The History of Drug Prohibition and Its Effectiveness

drug trafficking

Drug prohibition is a global problem that has been of concern to policymakers, law enforcement agencies, and the public for decades. The fight against drug trade and abuse has been hard, so many countries have passed laws that make it illegal to make, sell, and use these substances. This article goes into detail about the past of drug prohibition and how well these laws have worked.


When countries realised that drug abuse had become a problem at the beginning of the 20th century, they decided to ban drugs. For example, in the late 1800s, America had to deal with the opium situation. Unfortunately, drugs like cocaine, morphine, and heroin became easy to get and were used to make people feel better or help them get through daily life. This led to a big rise in drug addiction, social troubles, and even crime. So, governments had to do something to stop the bad effects of drug abuse.

The First Years of Drug Bans

During the early years of drug prohibition, many countries helped make rules that made it harder to use drugs. The Shanghai Opium Commission was set up in 1909 to deal with China’s opium situation. At the meeting, it was suggested, among other things, that marijuana production and sales should be regulated and controlled by the government. The Hague Opium conference, the first international drug control agreement, was signed in 1912 as a result of this conference.

In a similar way, the United States passed the Harrison Narcotics Act in 1914 to control the sale, production, and possession of opium, morphine, cocaine, and heroin, and finally to ban them. In 1930, the Act created the Federal Bureau of Narcotics (FBN), whose job was to enforce rules against drugs. The FBN was the centre of America’s war on drugs for a long time, until the Drug Enforcement Administration (DEA) took over in 1973.

The Modern War on Drugs

In 1971, when President Nixon declared war on drugs, the current drug war began. With this directive, there would be strict rules against drugs, more money for law enforcement to catch drug users, and a society without drugs. Even though the goal was good, the war on drugs has failed. The U.S. government has spent trillions of dollars trying to stop people from using and selling drugs, but drug use, drug crime, and the violence that comes with it are still major problems.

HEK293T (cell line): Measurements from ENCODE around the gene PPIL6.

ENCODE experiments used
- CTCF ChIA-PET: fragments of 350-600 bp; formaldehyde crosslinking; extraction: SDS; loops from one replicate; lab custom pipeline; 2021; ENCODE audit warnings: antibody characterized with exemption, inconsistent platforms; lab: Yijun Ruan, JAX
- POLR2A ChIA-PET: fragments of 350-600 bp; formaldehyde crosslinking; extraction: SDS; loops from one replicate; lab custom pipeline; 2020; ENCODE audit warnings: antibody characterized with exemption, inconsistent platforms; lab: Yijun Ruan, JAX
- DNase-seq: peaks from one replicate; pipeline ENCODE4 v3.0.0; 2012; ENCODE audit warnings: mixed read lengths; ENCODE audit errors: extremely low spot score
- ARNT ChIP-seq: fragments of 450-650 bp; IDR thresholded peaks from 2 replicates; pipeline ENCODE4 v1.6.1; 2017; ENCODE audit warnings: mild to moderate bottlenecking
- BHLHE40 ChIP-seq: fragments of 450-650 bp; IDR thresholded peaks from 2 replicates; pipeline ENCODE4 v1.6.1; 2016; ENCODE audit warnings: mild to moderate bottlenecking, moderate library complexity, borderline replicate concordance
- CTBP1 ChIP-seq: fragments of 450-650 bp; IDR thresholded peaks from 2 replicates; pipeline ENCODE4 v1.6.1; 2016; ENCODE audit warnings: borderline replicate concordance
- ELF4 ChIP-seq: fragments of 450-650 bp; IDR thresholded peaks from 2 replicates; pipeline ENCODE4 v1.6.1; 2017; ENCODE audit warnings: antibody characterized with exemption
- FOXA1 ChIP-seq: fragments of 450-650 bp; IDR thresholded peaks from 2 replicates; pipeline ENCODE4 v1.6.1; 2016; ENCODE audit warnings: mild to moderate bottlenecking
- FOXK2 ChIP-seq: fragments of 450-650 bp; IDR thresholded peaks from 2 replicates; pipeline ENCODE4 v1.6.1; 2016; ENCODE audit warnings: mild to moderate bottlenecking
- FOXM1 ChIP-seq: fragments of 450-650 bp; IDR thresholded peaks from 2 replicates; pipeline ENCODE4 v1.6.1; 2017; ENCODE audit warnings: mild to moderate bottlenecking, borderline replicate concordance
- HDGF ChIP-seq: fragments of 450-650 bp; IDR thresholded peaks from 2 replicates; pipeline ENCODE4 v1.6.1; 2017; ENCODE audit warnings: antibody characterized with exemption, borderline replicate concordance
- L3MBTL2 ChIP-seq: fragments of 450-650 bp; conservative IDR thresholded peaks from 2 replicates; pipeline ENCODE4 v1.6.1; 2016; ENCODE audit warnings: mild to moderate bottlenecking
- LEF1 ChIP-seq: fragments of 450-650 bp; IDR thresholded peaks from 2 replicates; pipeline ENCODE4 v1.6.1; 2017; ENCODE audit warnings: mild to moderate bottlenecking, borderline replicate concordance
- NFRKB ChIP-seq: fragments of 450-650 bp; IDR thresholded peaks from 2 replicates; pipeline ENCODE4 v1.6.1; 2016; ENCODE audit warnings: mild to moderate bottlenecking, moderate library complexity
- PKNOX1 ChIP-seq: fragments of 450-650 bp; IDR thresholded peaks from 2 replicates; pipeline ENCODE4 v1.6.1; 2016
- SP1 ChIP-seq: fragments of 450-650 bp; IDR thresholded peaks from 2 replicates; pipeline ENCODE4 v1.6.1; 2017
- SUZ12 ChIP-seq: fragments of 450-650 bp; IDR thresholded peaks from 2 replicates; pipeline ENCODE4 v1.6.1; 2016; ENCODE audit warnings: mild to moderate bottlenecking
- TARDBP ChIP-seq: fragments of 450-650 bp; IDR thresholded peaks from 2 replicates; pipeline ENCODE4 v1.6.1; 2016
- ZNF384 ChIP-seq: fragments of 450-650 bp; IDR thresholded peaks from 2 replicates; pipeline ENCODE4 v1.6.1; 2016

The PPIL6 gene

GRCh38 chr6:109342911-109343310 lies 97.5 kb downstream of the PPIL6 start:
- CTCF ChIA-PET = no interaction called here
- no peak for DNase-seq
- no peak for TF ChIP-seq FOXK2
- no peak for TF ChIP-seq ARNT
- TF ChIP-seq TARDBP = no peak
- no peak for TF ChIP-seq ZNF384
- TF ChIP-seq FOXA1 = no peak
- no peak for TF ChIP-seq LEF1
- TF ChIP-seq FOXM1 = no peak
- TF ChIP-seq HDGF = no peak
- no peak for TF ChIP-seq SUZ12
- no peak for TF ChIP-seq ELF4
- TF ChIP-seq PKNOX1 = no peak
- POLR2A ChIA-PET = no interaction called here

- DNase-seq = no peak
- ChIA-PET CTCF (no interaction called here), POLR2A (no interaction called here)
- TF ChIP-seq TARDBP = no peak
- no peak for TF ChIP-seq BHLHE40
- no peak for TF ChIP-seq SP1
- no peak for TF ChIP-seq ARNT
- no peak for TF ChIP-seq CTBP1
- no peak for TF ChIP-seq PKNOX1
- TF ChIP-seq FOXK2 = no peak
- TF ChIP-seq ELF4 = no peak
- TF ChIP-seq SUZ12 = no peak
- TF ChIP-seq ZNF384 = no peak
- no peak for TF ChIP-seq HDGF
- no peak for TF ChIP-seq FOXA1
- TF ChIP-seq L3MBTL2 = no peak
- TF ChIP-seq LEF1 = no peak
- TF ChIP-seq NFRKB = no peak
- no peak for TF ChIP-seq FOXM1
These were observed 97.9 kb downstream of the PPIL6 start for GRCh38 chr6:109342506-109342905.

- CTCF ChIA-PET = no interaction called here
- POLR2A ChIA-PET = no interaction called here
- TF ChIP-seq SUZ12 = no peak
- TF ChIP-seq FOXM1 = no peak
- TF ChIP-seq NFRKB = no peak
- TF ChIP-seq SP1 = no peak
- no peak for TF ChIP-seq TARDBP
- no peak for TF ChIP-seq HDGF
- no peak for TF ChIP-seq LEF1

Drug abuse has also been fought against in other countries. For example, in 1971, the Misuse of Drugs Act was passed in the United Kingdom. This act made it illegal to make, sell, or have certain drugs. It also put an emphasis on lowering harm and treating addiction.

How Well Drug Prohibition Works

Not all of the effects of drug prohibition on lowering drug trafficking and drug addiction have been positive. These rules have only made drugs more expensive and made drug trafficking more profitable. In particular, drug prohibition has led to the growth of a black market for drugs, which has helped increase violent crime. Drug trafficking organisations go to great lengths to get drugs across borders, and some have even used violence to keep control of their area.

Also, drug prohibition has led to high rates of incarceration, which puts a strain on the justice system and hurts minority groups more than others. The banning of drug users has kept them from getting health care and made it harder for them to beat their addiction.

Possible Answers to the Problem of Drugs

Instead of making drugs illegal, policymakers should think about alternatives like decriminalisation and methods to reduce the harm caused by drugs. Decriminalising drugs would lower the number of people in jail, which would let states give drug users access to health care.

Harm reduction methods try to make drug use less harmful by giving people access to clean needles, methadone programmes, and education. This method has worked in Portugal, where drug use has gone down a lot since 2001, when drugs stopped being illegal.


Drug control has been around for a long time, and it hasn’t always helped solve the drug problem. This way has been expensive and hasn’t completely stopped drug use, drug trafficking, or the violence that goes along with it. A new approach that focuses on reducing harm and making drugs less illegal might be a better way to deal with the drug issue. By taking away the legal pressures that come with drug addiction and trafficking, governments can focus more on providing comprehensive health care services, public education, and other tools that can help with drug use problems.


Read More You May Like:

  1. The importance of international cooperation in tackling drug trafficking 
  2. Understanding the psychology of drug addiction and abuse
  3. The role of education in combating drug abuse 
  4. The relationship between drug trafficking and organized crime 
  5. The impact of social inequality on the drug trade

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